Special to the Record
To hear Representative Eugene O’Flaherty talk about it, State funding for local roadway projects is always a hot topic for debate at the State House. While he was joined by Senator Sal DiDomenico and City officials last week to view another project funded with Chapter 90 roadway funds from the State, O’Flaherty said he believes the State can never do enough when it comes to providing for local infrastructure.
“It’s a top priority for me and many of my colleagues,” explained O’Flaherty. “We know that getting Chapter 90 funding to Chelsea and other communities can be the difference between a roadway project being undertaken, or else it’s another year of dodging potholes for motorists and cracks in the sidewalk for pedestrians. Given that local budgets are strapped and simple roadway projects are so expensive to fund locally, I’m pleased and proud this funding source has survived that cuts that have befallen many other State programs.”
Sen. DiDomenico reports that $710,000 is being earmarked for Chelsea roadway projects this year.
“That’s a pretty significant amount that should allow for a handful of locally important projects to be done. It’s for that very reason that Chapter 90 will always be a priority of mine as well,” stressed DiDomenico.
City Manager Jay Ash confirmed that four projects were being financed through the State’s annual Chapter 90 allotment.
“We’re doing portions of Chester Avenue, Marlboro Street and Spencer Avenue, as well as a single project on County Road, Bassett Street and Reynolds Avenue. The State funding to support these projects is critical. Without the State funding, water and sewer ratepayers would have paid for the County Road project, meaning higher water rates. None of the other projects would have gone forward this year,” confirmed Ash.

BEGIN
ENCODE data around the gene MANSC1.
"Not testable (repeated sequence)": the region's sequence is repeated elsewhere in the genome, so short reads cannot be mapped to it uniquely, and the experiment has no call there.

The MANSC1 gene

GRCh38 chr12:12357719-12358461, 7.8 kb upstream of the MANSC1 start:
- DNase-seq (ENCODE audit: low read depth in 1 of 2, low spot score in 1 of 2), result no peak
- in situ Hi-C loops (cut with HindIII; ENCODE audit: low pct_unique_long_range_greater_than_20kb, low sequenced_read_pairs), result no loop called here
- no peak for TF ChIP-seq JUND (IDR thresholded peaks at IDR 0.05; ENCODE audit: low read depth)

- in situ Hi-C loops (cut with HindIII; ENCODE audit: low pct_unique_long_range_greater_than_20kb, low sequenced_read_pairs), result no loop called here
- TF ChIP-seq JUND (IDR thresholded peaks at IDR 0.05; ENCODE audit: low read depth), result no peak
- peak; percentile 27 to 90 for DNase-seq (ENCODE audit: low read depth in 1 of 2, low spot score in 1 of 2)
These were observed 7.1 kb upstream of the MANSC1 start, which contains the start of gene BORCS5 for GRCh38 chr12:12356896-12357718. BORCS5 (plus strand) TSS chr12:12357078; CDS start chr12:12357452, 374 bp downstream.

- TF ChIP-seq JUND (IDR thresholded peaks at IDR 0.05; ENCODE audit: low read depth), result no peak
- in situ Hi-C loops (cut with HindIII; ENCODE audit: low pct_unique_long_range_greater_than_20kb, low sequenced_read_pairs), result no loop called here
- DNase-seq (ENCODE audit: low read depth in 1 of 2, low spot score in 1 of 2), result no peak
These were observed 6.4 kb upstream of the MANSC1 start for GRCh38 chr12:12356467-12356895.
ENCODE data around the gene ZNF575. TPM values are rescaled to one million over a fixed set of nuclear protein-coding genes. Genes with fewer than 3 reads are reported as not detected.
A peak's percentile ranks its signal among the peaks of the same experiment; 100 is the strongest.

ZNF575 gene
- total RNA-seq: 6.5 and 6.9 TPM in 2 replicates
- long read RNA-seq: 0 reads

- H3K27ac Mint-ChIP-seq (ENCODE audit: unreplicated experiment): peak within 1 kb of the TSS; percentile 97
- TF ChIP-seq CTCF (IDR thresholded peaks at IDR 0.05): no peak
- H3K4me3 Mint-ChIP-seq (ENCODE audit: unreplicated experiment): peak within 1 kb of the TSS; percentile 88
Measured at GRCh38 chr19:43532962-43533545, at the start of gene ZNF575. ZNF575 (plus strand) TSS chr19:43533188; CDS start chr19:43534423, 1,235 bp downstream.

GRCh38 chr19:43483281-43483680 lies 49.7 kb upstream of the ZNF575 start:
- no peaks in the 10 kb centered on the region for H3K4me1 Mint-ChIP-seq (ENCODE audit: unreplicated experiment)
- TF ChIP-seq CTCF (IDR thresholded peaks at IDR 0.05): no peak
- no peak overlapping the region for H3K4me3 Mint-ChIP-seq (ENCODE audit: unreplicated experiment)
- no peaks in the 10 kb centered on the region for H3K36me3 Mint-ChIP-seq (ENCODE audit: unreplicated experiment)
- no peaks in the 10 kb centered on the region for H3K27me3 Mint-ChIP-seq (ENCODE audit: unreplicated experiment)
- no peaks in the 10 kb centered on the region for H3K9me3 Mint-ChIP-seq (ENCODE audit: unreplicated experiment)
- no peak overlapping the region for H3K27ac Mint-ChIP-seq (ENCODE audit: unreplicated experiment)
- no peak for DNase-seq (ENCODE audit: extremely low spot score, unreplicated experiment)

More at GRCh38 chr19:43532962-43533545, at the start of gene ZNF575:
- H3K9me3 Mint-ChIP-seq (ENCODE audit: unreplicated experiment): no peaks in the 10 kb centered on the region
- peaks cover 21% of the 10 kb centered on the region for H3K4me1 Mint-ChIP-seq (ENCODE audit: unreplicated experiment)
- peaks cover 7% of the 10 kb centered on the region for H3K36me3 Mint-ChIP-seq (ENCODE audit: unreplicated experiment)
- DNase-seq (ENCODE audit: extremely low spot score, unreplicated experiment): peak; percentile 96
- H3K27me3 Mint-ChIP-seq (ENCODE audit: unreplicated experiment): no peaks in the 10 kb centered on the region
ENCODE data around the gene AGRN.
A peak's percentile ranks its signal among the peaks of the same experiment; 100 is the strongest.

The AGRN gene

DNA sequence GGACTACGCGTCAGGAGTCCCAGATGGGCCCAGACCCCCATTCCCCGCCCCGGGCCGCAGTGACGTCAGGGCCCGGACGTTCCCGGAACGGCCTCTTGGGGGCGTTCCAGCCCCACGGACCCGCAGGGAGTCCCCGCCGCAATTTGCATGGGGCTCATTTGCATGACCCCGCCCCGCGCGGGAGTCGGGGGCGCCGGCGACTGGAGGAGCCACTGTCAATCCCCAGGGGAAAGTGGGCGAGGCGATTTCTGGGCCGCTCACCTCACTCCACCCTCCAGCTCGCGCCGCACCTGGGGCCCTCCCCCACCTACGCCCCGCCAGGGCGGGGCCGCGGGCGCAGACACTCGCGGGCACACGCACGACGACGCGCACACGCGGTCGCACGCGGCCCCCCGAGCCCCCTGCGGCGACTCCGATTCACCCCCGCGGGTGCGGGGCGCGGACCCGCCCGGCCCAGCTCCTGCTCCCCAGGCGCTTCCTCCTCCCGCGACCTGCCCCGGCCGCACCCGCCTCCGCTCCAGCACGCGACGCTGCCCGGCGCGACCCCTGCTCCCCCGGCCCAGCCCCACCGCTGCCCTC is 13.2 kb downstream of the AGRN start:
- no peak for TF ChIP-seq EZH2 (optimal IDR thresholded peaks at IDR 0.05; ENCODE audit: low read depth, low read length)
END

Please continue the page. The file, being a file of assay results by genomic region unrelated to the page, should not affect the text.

Surveying the work done on Chester Avenue, Council President Leo Robinson described the pounding his car took when he drove home while living there several years ago.
“At times it seemed like a mine field, where you needed to dodge one problem after the other. As much as we’d try to patch the potholes, the rain and freeze would eventually win out again. This roadway, in fact all of the roads and sidewalks being done were priorities for my colleagues and me. We’re all grateful that our legislators continue to champion such critical municipal support,” stated Robinson.
Although she was unable to attend the inspection of Chester Avenue, Representative Kathi-Anne Reinstein said that she knew full well that the State funding was being put to good use.
“There’s nothing like a new street and new sidewalks to give an old neighborhood a new life. That’s what Chapter 90 is about and that’s why I’ll continue to defend it as a great expenditure of our State revenues,” pledged Reinstein.
Although Chapter 90 was left intact in this year’s budget, there have been times over the State’s fiscal crisis when the same could not be said.
“It’s one of the last places we should look to trim,” proffered O’Flaherty, “because it’s one of the most tangible and appreciated expenditures we make.”
Ash, upon being informed of the Chelsea delegation’s pledge to continue to deliver future funding, noted that many other neighborhoods would benefit from future Chapter 90 work.
“We have many other streets that need resurfacing and sidewalks to be repaired. Being able to count on future funding means we can start planning for improvements now, so that we’ll be ready to be in the ground next year on another round of neighborhood improvements,” commented Ash.
Although he was unsure as to which streets those would be, he said he was busy putting together the next CIP (Capital Improvement Plan) for the City, which will be filed with the Council in early 2011.
“We’ve got major roadway projects and minor ones to try to figure out how to fund. Chapter 90 will be part of the funding strategy, so our construction efforts can go a bit farther next year,” Ash concluded.